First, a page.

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Hungary’s ‘perfect propaganda machine’ attacks women, report finds

New report highlights gendered disinformation online and calls for women-centred reform of social media platforms

Lucy Martirosyan
22 March 2023, 12.27pm

Member of the European Parliament Anna Donáth delivers her speech in a protest against alleged governmental use of Israeli-made spyware to target hundreds of phone numbers, including those of journalists, in Budapest on July 26, 2021.


FERENC ISZA /AFP via Getty Images

Women in Hungary who speak out against the autocratic actions of prime minister Viktor Orbán’s government face vicious misogynistic attacks online, according to a newly released report by #ShePersisted, a US-based global initiative combating gendered disinformation against women in politics.

The study, entitled ‘A Perfect Propaganda Machine’, investigates how Orbán’s far-right Fidesz party uses social media to silence and undermine political opponents, especially women, through disinformation campaigns, online harassment and doxxing.

The research was conducted through interviews with Hungarian women political leaders, public figures and activists, as well as monitoring social media in the country.

“This ‘perfect propaganda machine’ element was unique to Hungary,” Italian gender expert Lucina Di Meco, co-founder of #ShePersisted and co-author of the report, told openDemocracy. “The media environment has been entirely taken over by the governing party.”

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Since 2018, the Hungarian government has consolidated more than 450 media outlets under the pro-government Central European Press and Media Foundation (KESMA), which is controlled by an ex-Fidesz leader. Almost 78% of Hungary’s news and public affairs media are pro-Fidesz, according to media monitor Mertek.

Hungary is the first of five country case studies to be released in #ShePersisted’s ‘Monetising Misogyny’ series. The other countries are Brazil, India, Italy (whose report was published on the same day as Hungary’s, 21 March) and Tunisia.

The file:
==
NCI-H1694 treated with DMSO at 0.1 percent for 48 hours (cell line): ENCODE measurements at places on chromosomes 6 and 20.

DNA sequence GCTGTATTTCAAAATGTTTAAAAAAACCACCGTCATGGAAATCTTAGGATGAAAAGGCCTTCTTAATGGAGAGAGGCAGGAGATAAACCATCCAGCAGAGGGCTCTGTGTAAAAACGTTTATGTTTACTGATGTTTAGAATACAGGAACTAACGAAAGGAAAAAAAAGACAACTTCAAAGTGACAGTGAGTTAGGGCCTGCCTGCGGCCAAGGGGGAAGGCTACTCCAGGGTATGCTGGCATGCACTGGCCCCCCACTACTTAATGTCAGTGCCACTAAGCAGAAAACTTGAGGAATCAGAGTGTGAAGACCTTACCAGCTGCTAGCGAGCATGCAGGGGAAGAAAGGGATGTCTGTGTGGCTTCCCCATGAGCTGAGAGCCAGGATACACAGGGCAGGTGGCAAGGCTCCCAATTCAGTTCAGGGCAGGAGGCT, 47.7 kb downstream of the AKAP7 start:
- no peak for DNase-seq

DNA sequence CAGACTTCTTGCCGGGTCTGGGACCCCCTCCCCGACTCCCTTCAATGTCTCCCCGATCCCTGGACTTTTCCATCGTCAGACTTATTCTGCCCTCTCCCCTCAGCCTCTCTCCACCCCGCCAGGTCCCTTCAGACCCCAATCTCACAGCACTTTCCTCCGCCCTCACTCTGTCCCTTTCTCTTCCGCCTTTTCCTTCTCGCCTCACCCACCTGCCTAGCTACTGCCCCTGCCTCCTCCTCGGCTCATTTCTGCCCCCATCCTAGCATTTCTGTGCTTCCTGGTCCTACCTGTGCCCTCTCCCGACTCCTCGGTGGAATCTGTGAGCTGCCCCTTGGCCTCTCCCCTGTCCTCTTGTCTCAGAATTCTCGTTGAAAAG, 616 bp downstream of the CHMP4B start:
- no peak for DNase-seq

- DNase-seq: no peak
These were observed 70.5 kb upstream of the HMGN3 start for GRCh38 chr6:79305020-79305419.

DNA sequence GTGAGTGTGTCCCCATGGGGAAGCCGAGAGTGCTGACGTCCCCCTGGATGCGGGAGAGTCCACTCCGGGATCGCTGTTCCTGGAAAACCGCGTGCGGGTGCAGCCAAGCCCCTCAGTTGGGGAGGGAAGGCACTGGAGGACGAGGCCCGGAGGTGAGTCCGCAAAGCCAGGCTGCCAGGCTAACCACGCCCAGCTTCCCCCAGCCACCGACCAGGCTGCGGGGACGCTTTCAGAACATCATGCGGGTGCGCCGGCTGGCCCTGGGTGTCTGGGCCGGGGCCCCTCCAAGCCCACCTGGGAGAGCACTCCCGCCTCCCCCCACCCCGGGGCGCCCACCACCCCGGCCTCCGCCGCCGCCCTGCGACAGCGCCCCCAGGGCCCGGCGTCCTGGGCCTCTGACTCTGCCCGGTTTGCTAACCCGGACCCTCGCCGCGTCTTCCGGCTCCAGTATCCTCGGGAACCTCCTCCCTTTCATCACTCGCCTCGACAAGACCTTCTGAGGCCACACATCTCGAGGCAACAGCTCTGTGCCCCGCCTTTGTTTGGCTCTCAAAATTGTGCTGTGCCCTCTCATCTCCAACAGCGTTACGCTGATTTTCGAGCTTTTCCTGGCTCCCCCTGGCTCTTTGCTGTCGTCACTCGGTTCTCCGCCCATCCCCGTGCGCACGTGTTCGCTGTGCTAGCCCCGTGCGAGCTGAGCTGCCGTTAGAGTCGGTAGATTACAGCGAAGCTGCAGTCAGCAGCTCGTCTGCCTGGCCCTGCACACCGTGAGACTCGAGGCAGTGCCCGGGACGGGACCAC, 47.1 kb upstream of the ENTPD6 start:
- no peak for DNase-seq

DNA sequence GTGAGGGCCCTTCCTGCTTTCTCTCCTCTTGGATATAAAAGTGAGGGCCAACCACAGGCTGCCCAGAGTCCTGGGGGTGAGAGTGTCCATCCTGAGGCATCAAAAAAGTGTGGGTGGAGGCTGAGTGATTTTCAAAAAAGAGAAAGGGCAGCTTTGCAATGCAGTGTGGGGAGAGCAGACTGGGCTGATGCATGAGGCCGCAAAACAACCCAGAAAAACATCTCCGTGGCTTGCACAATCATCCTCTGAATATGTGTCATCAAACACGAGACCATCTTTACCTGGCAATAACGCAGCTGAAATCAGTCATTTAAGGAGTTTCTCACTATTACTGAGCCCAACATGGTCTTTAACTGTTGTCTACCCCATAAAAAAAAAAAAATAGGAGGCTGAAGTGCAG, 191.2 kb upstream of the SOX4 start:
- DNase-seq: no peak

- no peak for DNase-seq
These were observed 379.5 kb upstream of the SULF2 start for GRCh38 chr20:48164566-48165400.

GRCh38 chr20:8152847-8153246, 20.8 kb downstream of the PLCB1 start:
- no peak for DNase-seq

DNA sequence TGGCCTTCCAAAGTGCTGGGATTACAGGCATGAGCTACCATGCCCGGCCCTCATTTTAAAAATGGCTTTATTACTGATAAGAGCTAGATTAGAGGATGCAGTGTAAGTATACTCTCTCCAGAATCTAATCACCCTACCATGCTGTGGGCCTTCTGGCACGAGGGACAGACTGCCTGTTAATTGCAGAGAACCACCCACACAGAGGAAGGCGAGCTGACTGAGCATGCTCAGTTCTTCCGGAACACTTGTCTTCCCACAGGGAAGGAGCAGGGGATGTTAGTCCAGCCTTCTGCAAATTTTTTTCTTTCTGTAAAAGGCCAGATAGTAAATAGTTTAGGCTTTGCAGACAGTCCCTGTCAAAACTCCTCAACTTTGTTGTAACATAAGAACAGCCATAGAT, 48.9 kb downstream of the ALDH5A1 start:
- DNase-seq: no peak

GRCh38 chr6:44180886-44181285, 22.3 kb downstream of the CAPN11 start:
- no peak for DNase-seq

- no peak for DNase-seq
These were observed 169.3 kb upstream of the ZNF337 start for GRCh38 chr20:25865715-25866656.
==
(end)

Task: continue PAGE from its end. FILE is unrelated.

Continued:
Across these countries, #ShePersisted found that Big Tech companies have failed to address gendered disinformation attacks against women in politics on their social media platforms. The initiative is calling for the reform of digital platform standards via negotiations driven by women leaders.

In Hungary, the most common disinformation narratives used against women in politics include portraying them as “untrustworthy” or “foreign agents” who are trying to “destroy conservative norms”, and are tied in some way to Hungarian-American businessman and philanthropist George Soros, the report said. Russian president Vladimir Putin, whom Orbán often aligns himself with in ‘defending’ ‘traditional values’, banned Soros’ Open Society Foundation along with other pro-democracy groups from operating in Russia in 2015. (Open Society Foundations funds some of openDemocracy’s work.)

Women leaders and activists who stand up for human rights and champion democracy are also denigrated as “unqualified”, “stupid” and “unfit for office”, the report found. They are also accused of misappropriating public funds for personal gain or acting as “weak puppets” for powerful male leaders on the left.

These gendered attacks are a way to win “the support of the huge part of the electorate mostly overlooked by the democratic liberals and socialists and social democrats,” international gender expert and former Slovenia MP Sonja Lokar said in the report. By this, she means “uneducated men who are often more lost than women and feel defeated at home, especially when more flexible women are taking over the role of the family’s main providers”.

Hate speech and Kremlin propaganda on Facebook

Facebook is the most popular social media platform in Hungary, with more than 5.4 million users as of 2020, according to the #ShePersisted report. Although the platform can be a democratic tool for civic engagement, the report says, it has also been frequently used to spread unregulated hate speech, attack public women figures and perpetuate disinformation, including pro-Russian propaganda.

“There’s a very prevalent use of Facebook by the leading party to propagate disinformation, to spread election misinformation and to target political opponents,” said the report’s co-author Sarah Hesterman.